When George Orwell's epic novel 1984 was published in 1949 it opened the public's imagination to a future world, where privacy and freedom had no meaning. The year 1984 has come and gone and recent advances in technology have emerged. These new developments have empowered the government, and help to highlight the similarities between the American government and the government in 1984. Although many cannot even begin to accept the disturbing similarities shared between America's government today and that of George Orwell's 1984, they do exist. Today's American government mirrors the government in 1984, because in both societies the government violates one's basic right to privacy, and misleads their citizens into supporting their war efforts.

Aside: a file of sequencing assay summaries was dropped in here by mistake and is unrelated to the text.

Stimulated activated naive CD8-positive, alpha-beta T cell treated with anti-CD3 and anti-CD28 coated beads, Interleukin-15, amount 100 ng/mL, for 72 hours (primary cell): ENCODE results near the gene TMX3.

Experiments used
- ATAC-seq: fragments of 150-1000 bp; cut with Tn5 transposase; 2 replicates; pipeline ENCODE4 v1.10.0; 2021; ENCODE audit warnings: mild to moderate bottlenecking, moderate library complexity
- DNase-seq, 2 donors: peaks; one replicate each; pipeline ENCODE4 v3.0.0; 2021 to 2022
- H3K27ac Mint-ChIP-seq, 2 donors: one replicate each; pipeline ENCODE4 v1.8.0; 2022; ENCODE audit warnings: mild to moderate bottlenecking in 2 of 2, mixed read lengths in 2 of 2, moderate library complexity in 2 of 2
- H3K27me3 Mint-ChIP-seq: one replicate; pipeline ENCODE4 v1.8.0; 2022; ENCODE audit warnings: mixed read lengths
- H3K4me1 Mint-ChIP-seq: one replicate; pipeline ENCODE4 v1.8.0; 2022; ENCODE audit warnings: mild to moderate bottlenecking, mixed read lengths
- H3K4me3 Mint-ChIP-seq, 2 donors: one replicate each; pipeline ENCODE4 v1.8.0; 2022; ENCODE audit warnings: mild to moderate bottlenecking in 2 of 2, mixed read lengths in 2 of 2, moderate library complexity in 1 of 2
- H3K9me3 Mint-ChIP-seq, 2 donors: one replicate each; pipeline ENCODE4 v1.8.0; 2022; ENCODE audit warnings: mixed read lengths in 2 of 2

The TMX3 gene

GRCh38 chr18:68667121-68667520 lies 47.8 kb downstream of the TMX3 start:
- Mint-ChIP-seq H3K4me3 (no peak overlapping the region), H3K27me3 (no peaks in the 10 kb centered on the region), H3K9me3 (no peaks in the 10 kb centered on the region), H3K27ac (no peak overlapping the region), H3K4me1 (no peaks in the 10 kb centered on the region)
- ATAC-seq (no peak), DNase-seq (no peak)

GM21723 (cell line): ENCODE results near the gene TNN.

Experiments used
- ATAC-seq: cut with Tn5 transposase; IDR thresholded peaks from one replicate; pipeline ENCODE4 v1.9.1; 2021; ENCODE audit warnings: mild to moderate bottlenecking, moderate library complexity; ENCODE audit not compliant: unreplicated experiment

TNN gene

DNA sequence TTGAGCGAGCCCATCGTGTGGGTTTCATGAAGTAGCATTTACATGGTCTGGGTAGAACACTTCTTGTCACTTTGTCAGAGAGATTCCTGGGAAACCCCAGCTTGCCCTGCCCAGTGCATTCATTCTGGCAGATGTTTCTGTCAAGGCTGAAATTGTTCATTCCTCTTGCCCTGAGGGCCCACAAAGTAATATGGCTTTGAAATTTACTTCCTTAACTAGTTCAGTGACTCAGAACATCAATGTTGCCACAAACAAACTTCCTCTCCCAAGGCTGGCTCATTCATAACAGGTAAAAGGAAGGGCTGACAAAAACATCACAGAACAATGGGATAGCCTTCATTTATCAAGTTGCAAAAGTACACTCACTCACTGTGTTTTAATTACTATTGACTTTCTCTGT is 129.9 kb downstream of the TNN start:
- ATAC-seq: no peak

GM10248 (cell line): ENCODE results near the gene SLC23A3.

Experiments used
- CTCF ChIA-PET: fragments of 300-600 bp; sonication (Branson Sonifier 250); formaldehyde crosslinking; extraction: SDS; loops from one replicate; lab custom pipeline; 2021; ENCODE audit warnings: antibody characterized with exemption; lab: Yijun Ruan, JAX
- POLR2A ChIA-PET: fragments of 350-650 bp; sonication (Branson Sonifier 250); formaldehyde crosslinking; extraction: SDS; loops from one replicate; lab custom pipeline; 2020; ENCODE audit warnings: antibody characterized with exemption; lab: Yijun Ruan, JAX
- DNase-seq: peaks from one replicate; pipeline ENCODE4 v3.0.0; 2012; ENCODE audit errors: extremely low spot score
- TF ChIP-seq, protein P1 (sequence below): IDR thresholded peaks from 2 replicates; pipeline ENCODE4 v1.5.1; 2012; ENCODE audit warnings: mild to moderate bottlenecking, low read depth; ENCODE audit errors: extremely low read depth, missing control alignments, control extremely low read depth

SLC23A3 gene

The governments of 1984 and America both violate the privacy of their citizens. In Orwell's 1984, the government violates its citizen's privacy by monitoring them, using telescreens and the "thought police." Knowing that "at any rate they [the government] could plug in your wire whenever they wanted to," one could never achieve peace of mind. One has "to live-did live, from habit that became instinct-in the assumption that every sound they made was overheard…and every moment scrutinized." (49) The citizen's right to privacy has been taken away, and furthermore, citizens in Oceania are not just being watched, but every one of their actions is studied closely. If one is suspected of a "thought-crime," they are harshly punished. The people in each society are forced to bottle up their emotions and thoughts about their government, and suppress their urge to rebel against the Oceanic Party. This creates a sense of uneasiness for the citizens and a need for a safe place to go where they can freely express themselves without being watched. Likewise, the government today restricts the privacy of its citizens. Around every corner lay security cameras, often causing citizens discomfort. The cameras discourage citizens from...
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